Preliminary agreements on the follow-up treatment can also be made with your personal doctor before seeking treatment abroad. This involves a prior discussion about what care you will be able to receive back home. The treatment practice at your country may differ from the instructions concerning your follow-up care given by the doctor who treated you abroad. Maintaining communication between your personal doctor and the one abroad will allow them to come up with a treatment plan specific to your needs and the facilities available at both places.
Travellers should also check if the medications prescribed by the hospital abroad are unavailable back in the home country. if a different formulation is available, you should confirm with the doctor abroad before making a decision to use it.
Schedule And Instructions On Physical Therapy
A patient’s ability to regain motion and strength after a treatment and ultimately return to their daily activities depend on physical therapy. Physical therapists are specifically trained to restore a full range of motion and strength as much as possible and to prevent re-injury during the recovery process, especially in orthopaedic cases like operations on the hip, knee, shoulder, wrist, hand, neck, foot, ankle, and spine. It facilitates a speedy recovery, strengthens muscles, and controls pain to help you get back to your normal life sooner.
Physical therapy can start anywhere from a few hours to a few days after surgery and in some cases the schedule varies based on the procedure performed. For example, it should be started after 48 hours of a successful Knee Replacement Surgery.
A therapist can also provide the patient with specific guidelines to allow optimal healing. Instructions given are also based on the procedure performed. Specific information can be found at: http://www.uwhealth.org/sports-medicine/physical-therapy-athletic-training/sports-medicine-rehabilitation-guidelines/20398 Or http://www.sportsmed.vcu.edu/services/postop.html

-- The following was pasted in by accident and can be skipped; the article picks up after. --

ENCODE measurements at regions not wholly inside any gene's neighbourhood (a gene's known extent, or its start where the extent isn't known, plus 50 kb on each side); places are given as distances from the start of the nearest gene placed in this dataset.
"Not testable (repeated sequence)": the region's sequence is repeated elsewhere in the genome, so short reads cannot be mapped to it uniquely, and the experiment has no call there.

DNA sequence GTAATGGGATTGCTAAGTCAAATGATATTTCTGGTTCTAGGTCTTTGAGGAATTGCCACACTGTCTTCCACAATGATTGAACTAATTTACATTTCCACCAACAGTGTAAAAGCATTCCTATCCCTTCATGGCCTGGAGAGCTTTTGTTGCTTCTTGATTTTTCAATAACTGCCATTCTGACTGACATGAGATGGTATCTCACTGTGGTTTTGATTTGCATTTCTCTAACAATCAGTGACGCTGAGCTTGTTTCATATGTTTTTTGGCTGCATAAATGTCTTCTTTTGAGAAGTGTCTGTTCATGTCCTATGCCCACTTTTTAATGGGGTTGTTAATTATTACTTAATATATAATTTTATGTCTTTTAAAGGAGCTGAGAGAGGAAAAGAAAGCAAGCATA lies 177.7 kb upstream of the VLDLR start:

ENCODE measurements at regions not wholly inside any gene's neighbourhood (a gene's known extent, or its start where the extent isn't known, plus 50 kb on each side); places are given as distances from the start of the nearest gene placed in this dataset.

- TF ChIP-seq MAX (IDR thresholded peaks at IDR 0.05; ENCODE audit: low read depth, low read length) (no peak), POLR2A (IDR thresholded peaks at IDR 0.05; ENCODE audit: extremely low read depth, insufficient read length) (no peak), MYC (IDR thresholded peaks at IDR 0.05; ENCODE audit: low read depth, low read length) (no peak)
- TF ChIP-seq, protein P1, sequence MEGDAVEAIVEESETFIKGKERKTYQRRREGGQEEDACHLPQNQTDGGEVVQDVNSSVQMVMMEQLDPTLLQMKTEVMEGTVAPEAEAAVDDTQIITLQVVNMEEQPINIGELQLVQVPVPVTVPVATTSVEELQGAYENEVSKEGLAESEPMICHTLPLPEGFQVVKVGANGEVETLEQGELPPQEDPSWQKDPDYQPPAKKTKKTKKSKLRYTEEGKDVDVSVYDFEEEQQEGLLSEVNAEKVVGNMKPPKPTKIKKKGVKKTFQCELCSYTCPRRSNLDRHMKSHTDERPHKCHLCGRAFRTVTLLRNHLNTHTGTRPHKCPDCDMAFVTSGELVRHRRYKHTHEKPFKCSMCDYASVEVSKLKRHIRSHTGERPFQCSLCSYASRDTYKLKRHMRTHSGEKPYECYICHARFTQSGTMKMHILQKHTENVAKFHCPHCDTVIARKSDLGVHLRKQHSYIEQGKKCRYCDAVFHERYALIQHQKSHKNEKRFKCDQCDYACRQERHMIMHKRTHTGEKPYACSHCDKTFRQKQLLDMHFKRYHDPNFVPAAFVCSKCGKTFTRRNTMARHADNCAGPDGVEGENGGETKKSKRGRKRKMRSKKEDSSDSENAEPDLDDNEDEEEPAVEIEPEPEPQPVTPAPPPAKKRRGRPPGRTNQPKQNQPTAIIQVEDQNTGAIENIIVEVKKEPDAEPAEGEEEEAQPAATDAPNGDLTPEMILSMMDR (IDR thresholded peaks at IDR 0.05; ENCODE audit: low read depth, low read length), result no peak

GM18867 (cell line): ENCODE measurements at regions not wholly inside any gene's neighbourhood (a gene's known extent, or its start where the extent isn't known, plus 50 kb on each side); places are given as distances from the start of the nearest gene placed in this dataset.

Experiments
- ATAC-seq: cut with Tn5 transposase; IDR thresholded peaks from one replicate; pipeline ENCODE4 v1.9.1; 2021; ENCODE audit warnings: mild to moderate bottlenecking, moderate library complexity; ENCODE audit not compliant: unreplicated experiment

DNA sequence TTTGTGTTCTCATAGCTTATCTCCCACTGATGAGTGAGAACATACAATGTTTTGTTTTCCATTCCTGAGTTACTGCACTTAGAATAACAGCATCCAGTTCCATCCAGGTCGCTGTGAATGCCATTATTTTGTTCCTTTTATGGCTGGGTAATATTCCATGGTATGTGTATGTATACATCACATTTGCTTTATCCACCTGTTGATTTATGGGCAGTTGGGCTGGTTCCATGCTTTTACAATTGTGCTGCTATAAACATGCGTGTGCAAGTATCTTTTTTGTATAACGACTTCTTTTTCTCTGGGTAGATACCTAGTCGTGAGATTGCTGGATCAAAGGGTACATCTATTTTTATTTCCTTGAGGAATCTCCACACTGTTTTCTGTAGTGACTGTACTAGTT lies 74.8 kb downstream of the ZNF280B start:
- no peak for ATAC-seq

Insurance Claims And Receipts Of Payment
Apart from travel insurance, a medical tourism insurance provides you with added protection and security from any unforeseen medical complications.
Double check your insurance policies and their expiration dates, so that you are aware of the length of your coverage. Make sure to have information available in hand such as the policy holder’s name, member number, and group number, as well as the names of any dependents. You can check directly with your provider to determine your insurance plan’s compatibility with your new doctor and confirm direct billing arrangements.
Before you travel, check if your health insurance policy includes international coverage. If not, consider buying a short-term policy that will cover you while you’re abroad, in case something happens. Similarly, a smart way to protect your trip and your money is to purchase travel insurance. Policies and coverage vary from provider to provider, but the basic idea is that you can have your money refunded if your trip has to be cancelled, postponed, or cut short for any reason.
Reimbursements Of Payments
Full list of insurance services should be clearly defined in the rules of the insurance; the reference to them must be present in the policy. The rules of insurance are usually specified, with all the obligations of the host and patient, determining the case of insurance, as well as cases where the receiving party cannot reimburse the costs of treatment and so on.
To date, some companies have developed special insurance programs for people travelling abroad for treatment. With these, you will be reimbursed any incidental expenses for complications in small, planned operations within a month after treatment.
Receipts provide proper documentation for expenses charged. Certain receipts are required to report expenses and request reimbursement. Your expenses will be reimbursed according to the rules and rates of the country where the treatment was received. For instance, with the European Health Insurance Card you can avail healthcare and claim reimbursement for the costs incurred on the same terms as nationals of the country you are in. If the treatment you need is free for local residents, you won't have to pay.
With these basic instructions in mind, you will certainly enjoy a safe and satisfying medical trip abroad.